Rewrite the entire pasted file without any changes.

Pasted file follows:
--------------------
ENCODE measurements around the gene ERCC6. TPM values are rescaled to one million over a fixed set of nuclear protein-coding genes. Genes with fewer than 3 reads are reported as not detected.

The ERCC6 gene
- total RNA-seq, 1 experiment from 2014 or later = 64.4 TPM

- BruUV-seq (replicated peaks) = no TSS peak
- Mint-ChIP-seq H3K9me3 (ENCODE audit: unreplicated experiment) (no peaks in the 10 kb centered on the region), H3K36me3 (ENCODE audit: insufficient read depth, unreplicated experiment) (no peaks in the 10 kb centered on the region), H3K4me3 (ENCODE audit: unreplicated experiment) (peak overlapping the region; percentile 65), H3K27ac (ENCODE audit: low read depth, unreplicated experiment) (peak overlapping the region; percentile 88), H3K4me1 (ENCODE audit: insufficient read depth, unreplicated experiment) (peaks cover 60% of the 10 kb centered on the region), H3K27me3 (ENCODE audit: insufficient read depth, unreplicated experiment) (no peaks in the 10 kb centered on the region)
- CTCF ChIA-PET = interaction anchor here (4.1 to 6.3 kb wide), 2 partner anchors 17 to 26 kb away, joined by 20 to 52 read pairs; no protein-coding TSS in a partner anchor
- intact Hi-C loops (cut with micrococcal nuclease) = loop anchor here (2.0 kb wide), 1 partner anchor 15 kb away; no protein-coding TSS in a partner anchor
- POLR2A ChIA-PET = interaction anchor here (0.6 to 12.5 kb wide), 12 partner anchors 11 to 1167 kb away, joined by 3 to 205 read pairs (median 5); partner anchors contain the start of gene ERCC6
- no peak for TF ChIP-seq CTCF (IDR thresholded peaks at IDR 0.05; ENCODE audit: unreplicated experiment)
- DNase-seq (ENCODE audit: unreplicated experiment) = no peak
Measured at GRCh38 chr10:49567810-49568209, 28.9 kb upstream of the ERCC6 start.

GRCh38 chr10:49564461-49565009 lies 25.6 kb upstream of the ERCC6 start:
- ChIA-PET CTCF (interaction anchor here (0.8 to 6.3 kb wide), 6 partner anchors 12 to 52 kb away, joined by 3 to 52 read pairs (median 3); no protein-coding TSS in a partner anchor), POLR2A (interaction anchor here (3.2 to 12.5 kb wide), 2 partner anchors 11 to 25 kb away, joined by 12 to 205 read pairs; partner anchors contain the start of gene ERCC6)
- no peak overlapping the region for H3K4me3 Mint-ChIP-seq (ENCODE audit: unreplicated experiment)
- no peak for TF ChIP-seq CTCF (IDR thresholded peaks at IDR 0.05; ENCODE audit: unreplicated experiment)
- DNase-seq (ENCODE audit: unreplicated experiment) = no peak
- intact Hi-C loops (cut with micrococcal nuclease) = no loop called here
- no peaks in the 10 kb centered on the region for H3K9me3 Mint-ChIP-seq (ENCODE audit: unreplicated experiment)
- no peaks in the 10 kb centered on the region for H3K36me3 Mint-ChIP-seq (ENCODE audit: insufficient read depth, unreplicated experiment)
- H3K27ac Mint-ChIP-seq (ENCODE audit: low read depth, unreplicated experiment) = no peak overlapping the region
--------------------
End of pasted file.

ENCODE measurements around the gene ERCC6. TPM values are rescaled to one million over a fixed set of nuclear protein-coding genes. Genes with fewer than 3 reads are reported as not detected.

The ERCC6 gene
- total RNA-seq, 1 experiment from 2014 or later = 64.4 TPM

- BruUV-seq (replicated peaks) = no TSS peak
- Mint-ChIP-seq H3K9me3 (ENCODE audit: unreplicated experiment) (no peaks in the 10 kb centered on the region), H3K36me3 (ENCODE audit: insufficient read depth, unreplicated experiment) (no peaks in the 10 kb centered on the region), H3K4me3 (ENCODE audit: unreplicated experiment) (peak overlapping the region; percentile 65), H3K27ac (ENCODE audit: low read depth, unreplicated experiment) (peak overlapping the region; percentile 88), H3K4me1 (ENCODE audit: insufficient read depth, unreplicated experiment) (peaks cover 60% of the 10 kb centered on the region), H3K27me3 (ENCODE audit: insufficient read depth, unreplicated experiment) (no peaks in the 10 kb centered on the region)
- CTCF ChIA-PET = interaction anchor here (4.1 to 6.3 kb wide), 2 partner anchors 17 to 26 kb away, joined by 20 to 52 read pairs; no protein-coding TSS in a partner anchor
- intact Hi-C loops (cut with micrococcal nuclease) = loop anchor here (2.0 kb wide), 1 partner anchor 15 kb away; no protein-coding TSS in a partner anchor
- POLR2A ChIA-PET = interaction anchor here (0.6 to 12.5 kb wide), 12 partner anchors 11 to 1167 kb away, joined by 3 to 205 read pairs (median 5); partner anchors contain the start of gene ERCC6
- no peak for TF ChIP-seq CTCF (IDR thresholded peaks at IDR 0.05; ENCODE audit: unreplicated experiment)
- DNase-seq (ENCODE audit: unreplicated experiment) = no peak
Measured at GRCh38 chr10:49567810-49568209, 28.9 kb upstream of the ERCC6 start.

GRCh38 chr10:49564461-49565009 lies 25.6 kb upstream of the ERCC6 start:
- ChIA-PET CTCF (interaction anchor here (0.8 to 6.3 kb wide), 6 partner anchors 12 to 52 kb away, joined by 3 to 52 read pairs (median 3); no protein-coding TSS in a partner anchor), POLR2A (interaction anchor here (3.2 to 12.5 kb wide), 2 partner anchors 11 to 25 kb away, joined by 12 to 205 read pairs; partner anchors contain the start of gene ERCC6)
- no peak overlapping the region for H3K4me3 Mint-ChIP-seq (ENCODE audit: unreplicated experiment)
- no peak for TF ChIP-seq CTCF (IDR thresholded peaks at IDR 0.05; ENCODE audit: unreplicated experiment)
- DNase-seq (ENCODE audit: unreplicated experiment) = no peak
- intact Hi-C loops (cut with micrococcal nuclease) = no loop called here
- no peaks in the 10 kb centered on the region for H3K9me3 Mint-ChIP-seq (ENCODE audit: unreplicated experiment)
- no peaks in the 10 kb centered on the region for H3K36me3 Mint-ChIP-seq (ENCODE audit: insufficient read depth, unreplicated experiment)
- H3K27ac Mint-ChIP-seq (ENCODE audit: low read depth, unreplicated experiment) = no peak overlapping the region